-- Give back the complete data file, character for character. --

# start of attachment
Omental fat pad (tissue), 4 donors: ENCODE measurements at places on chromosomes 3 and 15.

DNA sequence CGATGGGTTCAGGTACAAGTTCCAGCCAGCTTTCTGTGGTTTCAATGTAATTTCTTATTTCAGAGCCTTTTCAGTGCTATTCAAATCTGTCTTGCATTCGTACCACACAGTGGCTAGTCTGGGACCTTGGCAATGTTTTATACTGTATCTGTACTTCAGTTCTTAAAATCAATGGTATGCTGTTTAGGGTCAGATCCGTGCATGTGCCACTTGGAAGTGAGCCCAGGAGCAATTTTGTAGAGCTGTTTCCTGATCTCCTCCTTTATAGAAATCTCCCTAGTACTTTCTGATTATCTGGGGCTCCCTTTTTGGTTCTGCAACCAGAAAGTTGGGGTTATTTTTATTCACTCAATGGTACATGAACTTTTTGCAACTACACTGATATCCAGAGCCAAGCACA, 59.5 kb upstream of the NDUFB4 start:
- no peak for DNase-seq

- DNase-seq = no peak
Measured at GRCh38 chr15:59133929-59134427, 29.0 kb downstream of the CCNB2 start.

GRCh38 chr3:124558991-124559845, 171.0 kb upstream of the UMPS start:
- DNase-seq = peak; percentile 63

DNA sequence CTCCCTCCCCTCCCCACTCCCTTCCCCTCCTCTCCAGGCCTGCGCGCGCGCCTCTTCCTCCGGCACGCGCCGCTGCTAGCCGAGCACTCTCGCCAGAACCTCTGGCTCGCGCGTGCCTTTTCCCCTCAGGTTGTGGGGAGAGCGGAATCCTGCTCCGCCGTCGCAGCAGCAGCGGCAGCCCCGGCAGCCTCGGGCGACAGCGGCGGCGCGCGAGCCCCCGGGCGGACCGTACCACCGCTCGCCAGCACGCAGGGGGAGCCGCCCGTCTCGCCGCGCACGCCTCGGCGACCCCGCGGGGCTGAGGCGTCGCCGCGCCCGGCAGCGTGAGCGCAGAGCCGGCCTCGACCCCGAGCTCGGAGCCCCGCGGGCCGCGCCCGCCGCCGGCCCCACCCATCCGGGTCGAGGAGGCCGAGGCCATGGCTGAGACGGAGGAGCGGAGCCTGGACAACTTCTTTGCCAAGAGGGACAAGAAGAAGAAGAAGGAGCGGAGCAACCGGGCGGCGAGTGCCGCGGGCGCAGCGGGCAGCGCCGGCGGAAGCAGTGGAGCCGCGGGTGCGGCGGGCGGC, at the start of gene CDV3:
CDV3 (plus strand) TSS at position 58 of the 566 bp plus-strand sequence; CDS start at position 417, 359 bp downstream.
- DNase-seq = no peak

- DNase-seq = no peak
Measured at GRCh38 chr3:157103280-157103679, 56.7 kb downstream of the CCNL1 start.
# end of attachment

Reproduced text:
Omental fat pad (tissue), 4 donors: ENCODE measurements at places on chromosomes 3 and 15.

DNA sequence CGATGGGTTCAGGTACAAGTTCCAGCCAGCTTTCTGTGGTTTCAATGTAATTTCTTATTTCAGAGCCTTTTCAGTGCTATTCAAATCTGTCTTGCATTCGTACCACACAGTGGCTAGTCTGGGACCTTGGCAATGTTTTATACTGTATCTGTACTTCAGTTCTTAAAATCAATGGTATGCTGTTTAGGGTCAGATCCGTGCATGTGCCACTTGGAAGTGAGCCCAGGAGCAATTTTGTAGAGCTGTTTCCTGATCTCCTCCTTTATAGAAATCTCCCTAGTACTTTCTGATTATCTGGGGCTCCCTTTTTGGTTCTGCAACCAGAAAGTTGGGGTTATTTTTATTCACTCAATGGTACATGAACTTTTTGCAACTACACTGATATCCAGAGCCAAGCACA, 59.5 kb upstream of the NDUFB4 start:
- no peak for DNase-seq

- DNase-seq = no peak
Measured at GRCh38 chr15:59133929-59134427, 29.0 kb downstream of the CCNB2 start.

GRCh38 chr3:124558991-124559845, 171.0 kb upstream of the UMPS start:
- DNase-seq = peak; percentile 63

DNA sequence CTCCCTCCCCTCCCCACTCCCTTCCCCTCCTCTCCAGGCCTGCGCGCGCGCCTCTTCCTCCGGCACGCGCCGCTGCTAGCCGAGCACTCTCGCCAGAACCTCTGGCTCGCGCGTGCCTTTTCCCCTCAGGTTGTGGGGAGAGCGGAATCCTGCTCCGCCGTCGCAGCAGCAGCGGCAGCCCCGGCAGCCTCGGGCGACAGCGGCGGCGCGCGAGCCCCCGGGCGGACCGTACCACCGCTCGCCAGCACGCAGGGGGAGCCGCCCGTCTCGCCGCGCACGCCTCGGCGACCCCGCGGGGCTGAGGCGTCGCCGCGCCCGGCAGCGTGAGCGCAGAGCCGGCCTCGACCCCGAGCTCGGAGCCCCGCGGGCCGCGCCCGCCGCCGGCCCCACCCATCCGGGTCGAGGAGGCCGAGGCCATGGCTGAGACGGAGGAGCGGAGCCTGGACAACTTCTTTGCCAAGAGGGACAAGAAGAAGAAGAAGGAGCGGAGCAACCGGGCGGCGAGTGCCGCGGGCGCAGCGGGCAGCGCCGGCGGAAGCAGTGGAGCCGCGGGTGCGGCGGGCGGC, at the start of gene CDV3:
CDV3 (plus strand) TSS at position 58 of the 566 bp plus-strand sequence; CDS start at position 417, 359 bp downstream.
- DNase-seq = no peak

- DNase-seq = no peak
Measured at GRCh38 chr3:157103280-157103679, 56.7 kb downstream of the CCNL1 start.